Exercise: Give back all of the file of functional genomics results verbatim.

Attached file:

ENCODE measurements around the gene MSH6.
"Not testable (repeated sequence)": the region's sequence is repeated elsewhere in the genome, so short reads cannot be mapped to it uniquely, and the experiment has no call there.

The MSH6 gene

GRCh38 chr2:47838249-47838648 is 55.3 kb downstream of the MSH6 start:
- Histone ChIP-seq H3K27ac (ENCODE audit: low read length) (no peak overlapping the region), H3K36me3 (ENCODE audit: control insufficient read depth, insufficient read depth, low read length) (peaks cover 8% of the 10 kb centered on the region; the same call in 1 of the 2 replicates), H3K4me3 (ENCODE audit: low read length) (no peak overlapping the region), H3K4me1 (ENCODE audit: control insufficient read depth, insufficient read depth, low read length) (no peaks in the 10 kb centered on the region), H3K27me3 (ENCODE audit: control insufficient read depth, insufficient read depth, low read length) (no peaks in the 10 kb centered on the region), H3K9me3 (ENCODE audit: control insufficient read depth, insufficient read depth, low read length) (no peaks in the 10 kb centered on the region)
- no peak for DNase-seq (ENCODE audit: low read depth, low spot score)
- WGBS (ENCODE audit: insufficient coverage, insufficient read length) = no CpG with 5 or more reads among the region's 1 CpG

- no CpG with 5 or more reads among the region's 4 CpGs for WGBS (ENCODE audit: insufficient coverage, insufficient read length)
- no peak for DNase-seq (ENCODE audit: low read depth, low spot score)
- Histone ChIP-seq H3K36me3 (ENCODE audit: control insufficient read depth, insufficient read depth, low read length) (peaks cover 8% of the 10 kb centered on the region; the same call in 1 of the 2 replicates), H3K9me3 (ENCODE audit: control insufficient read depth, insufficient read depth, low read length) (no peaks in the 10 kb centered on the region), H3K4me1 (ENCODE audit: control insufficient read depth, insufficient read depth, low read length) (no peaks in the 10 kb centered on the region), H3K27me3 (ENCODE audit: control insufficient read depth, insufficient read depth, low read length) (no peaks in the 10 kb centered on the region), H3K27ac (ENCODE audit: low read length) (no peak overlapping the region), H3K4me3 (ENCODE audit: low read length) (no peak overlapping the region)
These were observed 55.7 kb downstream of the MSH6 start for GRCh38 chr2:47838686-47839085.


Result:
ENCODE measurements around the gene MSH6.
"Not testable (repeated sequence)": the region's sequence is repeated elsewhere in the genome, so short reads cannot be mapped to it uniquely, and the experiment has no call there.

The MSH6 gene

GRCh38 chr2:47838249-47838648 is 55.3 kb downstream of the MSH6 start:
- Histone ChIP-seq H3K27ac (ENCODE audit: low read length) (no peak overlapping the region), H3K36me3 (ENCODE audit: control insufficient read depth, insufficient read depth, low read length) (peaks cover 8% of the 10 kb centered on the region; the same call in 1 of the 2 replicates), H3K4me3 (ENCODE audit: low read length) (no peak overlapping the region), H3K4me1 (ENCODE audit: control insufficient read depth, insufficient read depth, low read length) (no peaks in the 10 kb centered on the region), H3K27me3 (ENCODE audit: control insufficient read depth, insufficient read depth, low read length) (no peaks in the 10 kb centered on the region), H3K9me3 (ENCODE audit: control insufficient read depth, insufficient read depth, low read length) (no peaks in the 10 kb centered on the region)
- no peak for DNase-seq (ENCODE audit: low read depth, low spot score)
- WGBS (ENCODE audit: insufficient coverage, insufficient read length) = no CpG with 5 or more reads among the region's 1 CpG

- no CpG with 5 or more reads among the region's 4 CpGs for WGBS (ENCODE audit: insufficient coverage, insufficient read length)
- no peak for DNase-seq (ENCODE audit: low read depth, low spot score)
- Histone ChIP-seq H3K36me3 (ENCODE audit: control insufficient read depth, insufficient read depth, low read length) (peaks cover 8% of the 10 kb centered on the region; the same call in 1 of the 2 replicates), H3K9me3 (ENCODE audit: control insufficient read depth, insufficient read depth, low read length) (no peaks in the 10 kb centered on the region), H3K4me1 (ENCODE audit: control insufficient read depth, insufficient read depth, low read length) (no peaks in the 10 kb centered on the region), H3K27me3 (ENCODE audit: control insufficient read depth, insufficient read depth, low read length) (no peaks in the 10 kb centered on the region), H3K27ac (ENCODE audit: low read length) (no peak overlapping the region), H3K4me3 (ENCODE audit: low read length) (no peak overlapping the region)
These were observed 55.7 kb downstream of the MSH6 start for GRCh38 chr2:47838686-47839085.